If the spirit of bipartisanship carries the Chinese proposal for adoption, it will not last long. Senators could finish the bill Thursday. Next, Schumer (DN.Y.) will attempt to take charge of a bill passed by the House establishing an independent cross-sectional commission to investigate the January 6 siege on Capitol Hill. Republicans vow to block the effort.

For now, senators from both parties marveled on Wednesday at the – albeit fleeting – return to the body’s institutional traditions after years of descent into a bitter partisanship that deepened with the Democratic 50-50 majority.

“I love to see the Senate work,” added Senator Rob Portman (R-Ohio). “In fact, we are drafting a bill on the prosecution, proposing amendments and having a debate.”

“I don’t remember when this happened since I’ve been in the United States Senate,” Young added.

Senate Minority Leader Mitch McConnell said earlier Wednesday that Republicans are “making fairly good progress” in pushing for additional amendments, and Democrats have expressed openness to many of them. .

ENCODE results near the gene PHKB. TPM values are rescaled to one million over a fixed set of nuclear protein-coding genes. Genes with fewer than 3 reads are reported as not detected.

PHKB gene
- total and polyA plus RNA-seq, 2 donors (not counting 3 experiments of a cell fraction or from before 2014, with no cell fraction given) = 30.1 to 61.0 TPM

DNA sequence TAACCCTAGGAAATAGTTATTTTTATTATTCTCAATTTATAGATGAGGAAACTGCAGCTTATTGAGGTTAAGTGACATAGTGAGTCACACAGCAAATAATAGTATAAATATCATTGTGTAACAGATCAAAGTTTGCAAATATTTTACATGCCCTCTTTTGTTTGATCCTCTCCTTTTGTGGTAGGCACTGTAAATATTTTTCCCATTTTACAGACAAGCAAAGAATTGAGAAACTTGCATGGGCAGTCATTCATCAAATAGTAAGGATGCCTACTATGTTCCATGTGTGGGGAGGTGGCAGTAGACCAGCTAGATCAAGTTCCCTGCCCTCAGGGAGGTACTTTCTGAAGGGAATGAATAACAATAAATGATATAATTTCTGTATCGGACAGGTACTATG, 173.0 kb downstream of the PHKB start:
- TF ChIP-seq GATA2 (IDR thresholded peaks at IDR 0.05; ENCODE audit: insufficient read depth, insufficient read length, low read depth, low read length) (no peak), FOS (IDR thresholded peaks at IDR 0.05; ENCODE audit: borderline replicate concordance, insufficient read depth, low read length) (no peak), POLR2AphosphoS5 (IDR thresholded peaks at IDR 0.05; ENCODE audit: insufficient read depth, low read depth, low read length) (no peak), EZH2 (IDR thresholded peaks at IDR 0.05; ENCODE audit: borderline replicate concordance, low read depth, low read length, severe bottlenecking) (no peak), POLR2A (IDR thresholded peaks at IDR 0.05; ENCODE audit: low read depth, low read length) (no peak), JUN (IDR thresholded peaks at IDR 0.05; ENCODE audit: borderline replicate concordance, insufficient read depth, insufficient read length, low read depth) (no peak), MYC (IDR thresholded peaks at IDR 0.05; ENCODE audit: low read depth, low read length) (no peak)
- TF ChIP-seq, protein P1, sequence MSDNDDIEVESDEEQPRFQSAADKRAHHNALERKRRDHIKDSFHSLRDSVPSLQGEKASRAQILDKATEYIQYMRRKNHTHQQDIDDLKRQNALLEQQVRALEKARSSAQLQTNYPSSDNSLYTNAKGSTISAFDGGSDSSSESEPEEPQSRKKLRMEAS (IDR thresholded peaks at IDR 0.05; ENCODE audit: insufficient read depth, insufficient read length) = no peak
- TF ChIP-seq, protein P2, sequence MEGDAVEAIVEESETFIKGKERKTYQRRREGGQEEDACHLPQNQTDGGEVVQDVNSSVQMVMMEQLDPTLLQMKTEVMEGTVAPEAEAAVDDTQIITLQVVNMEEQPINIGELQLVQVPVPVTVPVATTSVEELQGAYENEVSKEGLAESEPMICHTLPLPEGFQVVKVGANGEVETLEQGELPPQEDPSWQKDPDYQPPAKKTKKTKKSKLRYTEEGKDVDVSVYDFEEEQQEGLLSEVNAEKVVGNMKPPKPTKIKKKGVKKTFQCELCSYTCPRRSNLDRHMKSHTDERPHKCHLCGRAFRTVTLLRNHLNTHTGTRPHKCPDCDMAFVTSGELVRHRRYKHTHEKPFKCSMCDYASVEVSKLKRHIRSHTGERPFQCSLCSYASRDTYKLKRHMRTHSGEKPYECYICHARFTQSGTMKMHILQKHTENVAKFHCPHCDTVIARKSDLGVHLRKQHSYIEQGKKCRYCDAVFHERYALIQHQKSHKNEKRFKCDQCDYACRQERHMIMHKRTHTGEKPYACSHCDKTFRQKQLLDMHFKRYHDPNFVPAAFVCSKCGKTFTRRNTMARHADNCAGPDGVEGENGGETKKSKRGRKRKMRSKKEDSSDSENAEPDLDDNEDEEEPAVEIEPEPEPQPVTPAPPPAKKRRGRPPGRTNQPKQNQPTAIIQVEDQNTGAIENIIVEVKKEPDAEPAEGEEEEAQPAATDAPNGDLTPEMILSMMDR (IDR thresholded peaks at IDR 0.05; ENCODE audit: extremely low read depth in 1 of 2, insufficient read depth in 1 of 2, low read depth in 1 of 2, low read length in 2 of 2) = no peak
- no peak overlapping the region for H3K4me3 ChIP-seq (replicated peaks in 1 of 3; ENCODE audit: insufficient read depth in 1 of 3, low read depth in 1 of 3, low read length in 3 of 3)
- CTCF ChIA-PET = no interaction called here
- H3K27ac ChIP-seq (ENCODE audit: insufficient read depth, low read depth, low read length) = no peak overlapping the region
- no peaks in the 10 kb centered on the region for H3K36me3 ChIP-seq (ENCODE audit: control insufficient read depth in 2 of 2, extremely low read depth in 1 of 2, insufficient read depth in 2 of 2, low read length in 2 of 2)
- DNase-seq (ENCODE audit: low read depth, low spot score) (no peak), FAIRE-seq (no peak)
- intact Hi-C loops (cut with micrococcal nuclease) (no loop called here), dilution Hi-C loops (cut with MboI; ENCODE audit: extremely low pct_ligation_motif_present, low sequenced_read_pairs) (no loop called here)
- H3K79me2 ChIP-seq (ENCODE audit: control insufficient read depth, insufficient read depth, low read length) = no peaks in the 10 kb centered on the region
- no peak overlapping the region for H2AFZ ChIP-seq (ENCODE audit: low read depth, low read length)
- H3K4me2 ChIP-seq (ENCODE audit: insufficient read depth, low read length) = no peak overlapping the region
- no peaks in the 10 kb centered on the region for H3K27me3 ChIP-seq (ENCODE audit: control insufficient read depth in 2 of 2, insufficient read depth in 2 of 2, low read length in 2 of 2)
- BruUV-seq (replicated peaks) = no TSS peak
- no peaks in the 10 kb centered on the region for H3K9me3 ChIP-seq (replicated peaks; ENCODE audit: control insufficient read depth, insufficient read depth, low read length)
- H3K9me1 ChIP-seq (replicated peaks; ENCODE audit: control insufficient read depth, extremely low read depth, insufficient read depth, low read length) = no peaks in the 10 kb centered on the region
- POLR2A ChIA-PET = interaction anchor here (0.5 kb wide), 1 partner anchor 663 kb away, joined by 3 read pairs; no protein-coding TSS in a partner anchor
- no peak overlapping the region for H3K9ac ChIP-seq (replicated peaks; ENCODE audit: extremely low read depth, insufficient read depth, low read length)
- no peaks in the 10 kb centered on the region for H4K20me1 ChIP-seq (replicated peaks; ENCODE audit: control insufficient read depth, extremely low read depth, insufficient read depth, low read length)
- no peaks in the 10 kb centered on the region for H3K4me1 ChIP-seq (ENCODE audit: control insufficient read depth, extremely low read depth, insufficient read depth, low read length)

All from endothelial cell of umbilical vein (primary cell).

“This is one of the few good news in the United States Senate. We are actually legislating, ”said Senator Chris Van Hollen (D-Md.).

Despite the momentum of the Chinese bill, senators will need to resolve the trade amendment issue and a number of other political disputes to initiate a final vote on the bill before the Memorial Day recess.

In addition to rejecting three amendments in the afternoon, the Senate scheduled votes on five other Wednesday evening, including four Republicans. Schumer plans to bring forward several provisions on Thursday, as well as a director’s amendment that will include input from a number of senators.

On Wednesday, lawmakers were still scrambling to bring their favorite projects to fruition and resolve lingering rules disputes for the hundreds of billions of dollars the legislation would allocate to research and manufacturing incentives.

Senses Bernie Sanders (I-Vt.) And Josh Hawley (R-Mo.) Have spoken out against a provision to give NASA $ 10 billion for a lunar landing program that critics say should be attributed to Blue Origin, the space of Jeff Bezos company.

Sanders introduced an amendment on Monday that would remove the provision, and Hawley said he could not support the final bill if the $ 10 billion remains.